Books: Clean hands, dirty tricks here here

'What is truth?' said jesting Pilate. He would not stay for an answer, but Miranda Seymour goes in search of the elusive reality behind his myth; Pilate: the biography of an invented man by Ann Wroe Jonathan Cape, pounds 18.99, 352pp

ERIC GILL, working on a stone bas-relief figure of Pilate for Westminster Cathedral, spent 17 years chiselling out a face for us to hate. Gill's Pilate stood for authority at its worst, the cold mask of a man in the pay of a powerful Empire. At the end of a century of colonial oppression, Gill intended his Pilate to be a contemporary indictment. The sculptor had thought of everything, except for the unexpected tricks light can play. Caught between the gleam of the cathedral floor and the play of shadows above, Pilate's face took on an unintended expression, of longing and incomprehension.

Gill's instincts were sure. The man Tiberius sent out from Rome to be the new governor of Judea was keen to please his master. Tactlessly, outrageously, his first act was to confront the Jewish population with gigantic gold medallions, set along the battlements of the great Antonian fortress, each of them offering a dazzling image of the emperor. His second was to propose the erection of a mighty aqueduct, as monstrous to ancient eyes as a Tarmac highway, across some of the province's most sacred sites. Philo, his Alexandrian contemporary, called him a brute of "inflexible, stubborn, and cruel disposition," presiding over an administration notorious for "endless savage ferocity". Philo's Pilate would not have had a second thought about ordering the crucifixion of a Jewish troublemaker.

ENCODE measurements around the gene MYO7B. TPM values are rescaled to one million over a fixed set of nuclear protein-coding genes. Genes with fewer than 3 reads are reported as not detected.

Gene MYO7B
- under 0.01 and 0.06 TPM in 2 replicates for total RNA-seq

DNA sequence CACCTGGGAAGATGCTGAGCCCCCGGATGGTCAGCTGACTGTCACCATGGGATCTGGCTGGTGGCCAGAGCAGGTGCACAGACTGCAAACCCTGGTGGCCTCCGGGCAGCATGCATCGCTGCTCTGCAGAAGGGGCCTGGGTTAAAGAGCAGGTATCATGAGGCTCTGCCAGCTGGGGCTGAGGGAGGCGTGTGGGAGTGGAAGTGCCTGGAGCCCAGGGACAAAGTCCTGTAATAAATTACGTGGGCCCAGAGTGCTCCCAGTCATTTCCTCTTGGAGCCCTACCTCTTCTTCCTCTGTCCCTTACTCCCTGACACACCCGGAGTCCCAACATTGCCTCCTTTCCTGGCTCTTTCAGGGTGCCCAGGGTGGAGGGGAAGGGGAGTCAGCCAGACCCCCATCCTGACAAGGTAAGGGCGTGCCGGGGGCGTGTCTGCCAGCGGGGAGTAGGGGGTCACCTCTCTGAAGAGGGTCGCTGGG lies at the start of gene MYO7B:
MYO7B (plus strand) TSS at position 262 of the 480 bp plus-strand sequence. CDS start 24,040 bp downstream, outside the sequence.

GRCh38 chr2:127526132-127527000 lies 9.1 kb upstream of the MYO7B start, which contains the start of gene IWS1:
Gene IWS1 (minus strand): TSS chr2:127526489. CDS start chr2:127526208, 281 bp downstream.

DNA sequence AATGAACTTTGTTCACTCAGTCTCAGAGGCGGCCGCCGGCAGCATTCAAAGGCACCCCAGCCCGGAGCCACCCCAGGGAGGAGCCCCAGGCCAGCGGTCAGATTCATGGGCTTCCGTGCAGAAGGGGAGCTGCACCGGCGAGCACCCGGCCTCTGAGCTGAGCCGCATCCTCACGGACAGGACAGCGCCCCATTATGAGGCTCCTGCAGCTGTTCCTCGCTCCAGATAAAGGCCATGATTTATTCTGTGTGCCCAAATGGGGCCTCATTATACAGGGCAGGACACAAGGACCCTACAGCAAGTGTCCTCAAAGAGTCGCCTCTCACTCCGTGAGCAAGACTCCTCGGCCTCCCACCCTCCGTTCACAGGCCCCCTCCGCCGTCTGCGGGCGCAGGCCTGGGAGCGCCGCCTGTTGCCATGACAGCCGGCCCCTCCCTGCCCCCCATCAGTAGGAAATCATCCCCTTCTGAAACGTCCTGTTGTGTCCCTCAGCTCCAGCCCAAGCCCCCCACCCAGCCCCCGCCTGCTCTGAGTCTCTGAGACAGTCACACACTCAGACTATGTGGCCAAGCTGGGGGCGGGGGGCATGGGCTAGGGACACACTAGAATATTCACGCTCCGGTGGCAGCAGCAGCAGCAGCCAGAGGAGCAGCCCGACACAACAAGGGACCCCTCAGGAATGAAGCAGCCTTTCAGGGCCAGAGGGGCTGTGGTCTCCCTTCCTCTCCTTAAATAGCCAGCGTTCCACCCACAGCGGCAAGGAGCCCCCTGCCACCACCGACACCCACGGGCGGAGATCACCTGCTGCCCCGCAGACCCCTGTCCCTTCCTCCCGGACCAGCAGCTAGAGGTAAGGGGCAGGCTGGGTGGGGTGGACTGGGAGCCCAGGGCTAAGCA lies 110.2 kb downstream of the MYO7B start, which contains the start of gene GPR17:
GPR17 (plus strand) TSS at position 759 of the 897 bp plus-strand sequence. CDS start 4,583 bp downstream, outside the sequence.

Was Philo right? The aqueduct proposal was Pilate's doing, but the images of the emperor may never have decked more than his own apartments. There are no other indications of Pilate as a provincial tyrant. If Matthew's Gospel is correct in stating that he brought his wife Procula to Judea, Pilate becomes a bit of a softy. Roman governors were in the habit of leaving their wives at home.

The truth about Pilate is that we know nothing which cannot be questioned. Ann Wroe's book is not a search for a man who can't be found, but a clear- sighted and intriguing look at Pilate down the ages.

Matthew, Mark, Luke and John, writing when Christianity was outlawed, prudently soft-pedalled Pilate's role. The Romans were in control; not, therefore, a good idea to let a Roman governor be the villain of the piece. Matthew may, nevertheless, have gone a bit over the top in granting the governor's wife an off-stage role to defend Jesus, and in letting Pilate perform the un-Roman act of handwashing during a trial. (Handwashing was part of a Jewish religious ritual.)

The only hints of Roman responsibility in the gospels are in the form of death - the Jews never went in for crucifixion - and the presence by the cross of a Roman centurion. Luke lets the centurion repent, but he is still there to see the deed.

In 381, the Nicene Creed stated baldly that Pilate crucified Christ. The medieval storytellers preferred to take their lead from Matthew's mention of Procula. The Pilate of the mystery-plays (which Wroe updates with some wonderfully funny translations) is a preening, sensual figure, always keener to be back in bed with his wife than taking tiresome decisions about rebel leaders. This Pilate was a jester, designed to keep an audience smiling. But he evolved at the same time as della Francesca's Flagellation, in which the governor watches the scourging from a detached distance: convincing "were it not for the fact that the hands of the beaters break into his calm rectangle of space, drawing him into the consequences of his orders".

Wroe's book is studded with such moments of quiet insight. Again and again, she jolts the past to life with an unexpected phrase. Caesar's death becomes more vivid when we know that he was clutching an armful of papers to be signed, like any modern minister.

Pilate's fate when he returned to Italy is as dimly-lit as his governorship. Was he ever pricked by a twinge of guilt? Probably not, but my favourite last image of him is still as one of the three traitors in Walter De la Mare's word-picture of Herod, Judas and Pilate riding like ghosts, searching for the shriving only Jesus can bestow: an invention, of course, but no more than the sexy preener of the mystery plays, or the conscientious governor Matthew set free with a bowl of water.

Suggested Topics
Have you tried new the Independent Digital Edition apps?
Life and Style
ebookNow available in paperback
ebooks
ebookPart of The Independent’s new eBook series The Great Composers